The heyday of the concept of ‘morphing’ in popular culture probably happened in the early-to-mid ‘90s, when it was hard to avoid a music video or movie without something transforming into something else. Now Mercedes has picked up the idea for their Frankfurt Motor Show concept car, the body-changing Concept IAA.

The ‘IAA’ in the name stands for Intelligent Aerodynamic Automobile, and what that’s referring to is that this car is capable of altering its basic shape to improve its aerodynamics as needed.

This idea isn’t exactly new, as cars have been deploying things like speed-dependent spoilers since the VW Corrado. What is different here is the extent to which the car is capable of transformation. Here’s how Benz’ own PR folks describe it:

At the touch of a button, or automatically on reaching a speed of 80 km/h, the Mercedes-Benz “Concept IAA” (Intelligent Aerodynamic Automobile) performs a fascinating transformation in which the captivatingly beautiful four-door coupé turns into an aerodynamics world champion: eight segments extend at the rear, increasing its length by up to 390 millimetres; front flaps in the front bumper extend by 25 mm to the front and 20 mm to the rear, improving the air flow around the front end and the front wheel arches; the Active Rims alter their cupping from 55 mm to zero; and the louvre in the front bumper moves 60 mm to the rear, improving the underbody air flow.

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So, it transforms from its fundamental shape as an already aerodynamic four-door sporting sedan with a basic teardrop-shape, long hood and truncated rear to something unashamedly aerodynamic with a long, tapering tail.

Aesthetically, it fits in with other concept cars we’ve seen from Mercedes recently — a front end with lights and grille integrated into once coherent design motif, side windows that are tinted to blend seamlessly and invisibly into the side surfaces of the car, large wheels and wheel arches, and minimal external detail.

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The interior has the usual show-car levels of notgonnahappenitude, this time punctuated with unusual violet (and maybe ultraviolet) lighting for the many large, round vents that sort of feel like robotic versions of those jellyfish you only find really, really deep in the ocean.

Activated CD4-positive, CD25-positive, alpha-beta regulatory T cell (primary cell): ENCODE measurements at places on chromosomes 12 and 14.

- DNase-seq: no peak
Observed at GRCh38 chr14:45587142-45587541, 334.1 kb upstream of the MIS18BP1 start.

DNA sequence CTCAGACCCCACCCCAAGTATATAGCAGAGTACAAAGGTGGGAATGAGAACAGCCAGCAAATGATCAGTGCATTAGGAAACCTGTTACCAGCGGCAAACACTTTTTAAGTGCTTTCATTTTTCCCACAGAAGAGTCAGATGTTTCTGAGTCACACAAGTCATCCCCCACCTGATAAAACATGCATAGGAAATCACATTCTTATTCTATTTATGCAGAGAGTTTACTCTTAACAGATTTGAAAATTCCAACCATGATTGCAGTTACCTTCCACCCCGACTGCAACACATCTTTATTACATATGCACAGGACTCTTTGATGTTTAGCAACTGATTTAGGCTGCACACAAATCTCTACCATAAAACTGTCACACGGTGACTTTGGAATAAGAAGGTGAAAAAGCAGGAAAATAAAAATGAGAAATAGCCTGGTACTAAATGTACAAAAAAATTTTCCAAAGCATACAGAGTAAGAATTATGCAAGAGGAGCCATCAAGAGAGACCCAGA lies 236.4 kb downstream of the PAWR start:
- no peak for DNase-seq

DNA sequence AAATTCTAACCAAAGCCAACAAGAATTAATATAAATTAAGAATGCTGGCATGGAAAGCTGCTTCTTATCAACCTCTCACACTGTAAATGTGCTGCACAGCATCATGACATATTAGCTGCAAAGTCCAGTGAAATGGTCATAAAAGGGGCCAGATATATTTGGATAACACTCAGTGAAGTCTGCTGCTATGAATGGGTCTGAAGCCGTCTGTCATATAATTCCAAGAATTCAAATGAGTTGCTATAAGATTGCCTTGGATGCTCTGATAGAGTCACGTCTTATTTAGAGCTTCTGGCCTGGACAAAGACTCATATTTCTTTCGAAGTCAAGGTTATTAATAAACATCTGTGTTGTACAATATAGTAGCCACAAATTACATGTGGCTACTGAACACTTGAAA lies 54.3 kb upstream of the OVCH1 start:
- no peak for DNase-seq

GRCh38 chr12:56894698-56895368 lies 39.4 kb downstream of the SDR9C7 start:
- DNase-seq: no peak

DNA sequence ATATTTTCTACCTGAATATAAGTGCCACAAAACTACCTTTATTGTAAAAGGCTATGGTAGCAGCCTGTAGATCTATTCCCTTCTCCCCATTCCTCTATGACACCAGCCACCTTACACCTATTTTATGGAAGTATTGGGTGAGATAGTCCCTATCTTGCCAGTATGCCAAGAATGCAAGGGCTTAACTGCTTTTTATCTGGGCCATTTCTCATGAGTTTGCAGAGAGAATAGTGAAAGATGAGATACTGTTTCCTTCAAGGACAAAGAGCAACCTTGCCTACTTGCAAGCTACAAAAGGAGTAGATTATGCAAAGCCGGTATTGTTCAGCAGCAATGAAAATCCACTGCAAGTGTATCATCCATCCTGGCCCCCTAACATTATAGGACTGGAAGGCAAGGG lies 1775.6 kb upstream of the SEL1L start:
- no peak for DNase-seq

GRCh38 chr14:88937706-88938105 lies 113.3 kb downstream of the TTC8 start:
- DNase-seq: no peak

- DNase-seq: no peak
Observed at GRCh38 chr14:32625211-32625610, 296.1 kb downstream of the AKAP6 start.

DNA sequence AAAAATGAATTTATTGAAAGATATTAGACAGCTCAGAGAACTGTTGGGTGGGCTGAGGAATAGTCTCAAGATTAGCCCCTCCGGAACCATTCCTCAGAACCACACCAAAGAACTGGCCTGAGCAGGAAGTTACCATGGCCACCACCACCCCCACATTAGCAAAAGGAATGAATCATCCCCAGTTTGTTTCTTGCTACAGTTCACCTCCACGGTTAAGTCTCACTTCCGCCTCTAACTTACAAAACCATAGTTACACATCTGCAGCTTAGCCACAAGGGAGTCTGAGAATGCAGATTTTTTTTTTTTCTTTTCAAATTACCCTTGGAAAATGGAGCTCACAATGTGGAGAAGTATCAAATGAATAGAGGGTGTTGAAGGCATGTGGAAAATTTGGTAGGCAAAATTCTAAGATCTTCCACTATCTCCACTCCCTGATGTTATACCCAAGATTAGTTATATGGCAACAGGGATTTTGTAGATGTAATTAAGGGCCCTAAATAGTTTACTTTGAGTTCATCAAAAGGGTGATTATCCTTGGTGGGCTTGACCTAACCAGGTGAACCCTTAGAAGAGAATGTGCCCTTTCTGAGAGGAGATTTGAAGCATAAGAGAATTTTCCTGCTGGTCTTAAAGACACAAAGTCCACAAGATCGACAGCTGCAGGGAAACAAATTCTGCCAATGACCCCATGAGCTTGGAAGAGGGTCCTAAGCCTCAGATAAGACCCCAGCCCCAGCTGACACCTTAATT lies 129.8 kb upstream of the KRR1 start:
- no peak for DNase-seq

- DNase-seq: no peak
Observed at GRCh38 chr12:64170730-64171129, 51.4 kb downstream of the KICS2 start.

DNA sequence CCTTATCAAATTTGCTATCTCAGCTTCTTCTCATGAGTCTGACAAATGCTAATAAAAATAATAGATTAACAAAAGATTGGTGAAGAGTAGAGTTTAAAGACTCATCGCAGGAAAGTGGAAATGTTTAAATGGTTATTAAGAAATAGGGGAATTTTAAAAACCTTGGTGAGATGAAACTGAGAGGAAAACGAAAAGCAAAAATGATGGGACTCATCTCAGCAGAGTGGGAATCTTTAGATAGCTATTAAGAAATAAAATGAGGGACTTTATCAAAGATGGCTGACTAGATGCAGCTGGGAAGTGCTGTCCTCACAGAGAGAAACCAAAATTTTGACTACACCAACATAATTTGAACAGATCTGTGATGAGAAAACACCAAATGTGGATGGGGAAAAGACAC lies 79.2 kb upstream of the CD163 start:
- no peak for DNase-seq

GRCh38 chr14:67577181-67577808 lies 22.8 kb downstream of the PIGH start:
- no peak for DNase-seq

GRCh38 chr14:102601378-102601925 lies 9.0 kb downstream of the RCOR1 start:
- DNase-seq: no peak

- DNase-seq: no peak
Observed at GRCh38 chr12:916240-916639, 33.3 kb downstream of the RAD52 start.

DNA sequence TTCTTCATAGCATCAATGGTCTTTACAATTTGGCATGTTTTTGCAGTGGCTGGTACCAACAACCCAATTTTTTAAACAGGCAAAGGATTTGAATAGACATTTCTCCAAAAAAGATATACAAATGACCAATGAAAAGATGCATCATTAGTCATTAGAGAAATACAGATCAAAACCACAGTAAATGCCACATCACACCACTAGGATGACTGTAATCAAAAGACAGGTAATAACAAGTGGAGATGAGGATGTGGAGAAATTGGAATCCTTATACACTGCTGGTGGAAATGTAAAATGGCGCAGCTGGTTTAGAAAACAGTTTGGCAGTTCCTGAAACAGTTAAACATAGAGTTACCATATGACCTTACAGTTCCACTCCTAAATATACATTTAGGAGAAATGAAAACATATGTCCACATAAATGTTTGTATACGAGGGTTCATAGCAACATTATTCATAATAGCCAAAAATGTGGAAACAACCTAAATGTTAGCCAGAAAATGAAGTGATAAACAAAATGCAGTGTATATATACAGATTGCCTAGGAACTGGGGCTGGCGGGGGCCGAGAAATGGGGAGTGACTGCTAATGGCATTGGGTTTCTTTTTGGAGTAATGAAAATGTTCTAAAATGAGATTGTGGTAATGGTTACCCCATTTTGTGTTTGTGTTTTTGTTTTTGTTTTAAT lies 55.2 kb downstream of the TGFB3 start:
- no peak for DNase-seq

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Want to hear about the “steering wheel philosophy?”

The two-spoke steering wheel is a progressive further development of the Mercedes-Benz steering wheel philosophy. The open structure of its horizontal spokes is highly intricate in design, as a manifestation of intelligent and elegant lightweight construction. The steering wheel also incorporates touch-based operating functions, offering great functionality in the most compact dimensions as a study in perfect ergonomics: OFN (Optical Finger Navigation) buttons, embedded in the clusters in a similar hovering manner as the touchpad in the centre console, enable the driver to scroll through the instrument cluster menus. The OFN button on the left controls the left-hand display, while the button on the right controls the right-hand display. In this way, the “hands on the wheel, eyes on the road” operating philosophy which has been applied by Mercedes-Benz for many years now is implemented in a manner which is at once brilliantly simple and uncompromising.

Optical Finger Navigation? Is that like seeing something, and then poking it with your finger? I’m curious to see this in action. I’m also curious to know what the hell they mean by this statement about the interior design:

The choice of colours and materials conjures up extrovert contrasts between anthracite and white as well as between aluminium and cut glass.

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What the hell is an “extrovert contrast?”

It’s not clear yet how long the car takes to alter its shape, or how heavy the required motors and actuators are, or how much more expensive to fix a car like this would be if you back into a phone pole, but those are all the sorts of practical concerns nobody gives a shit about just yet.

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For now, Mercedes has a car that will re-shape its body to achieve a genuinely impressive Cd value of 0.19. And that’s pretty cool.


Contact the author at jason@jalopnik.com.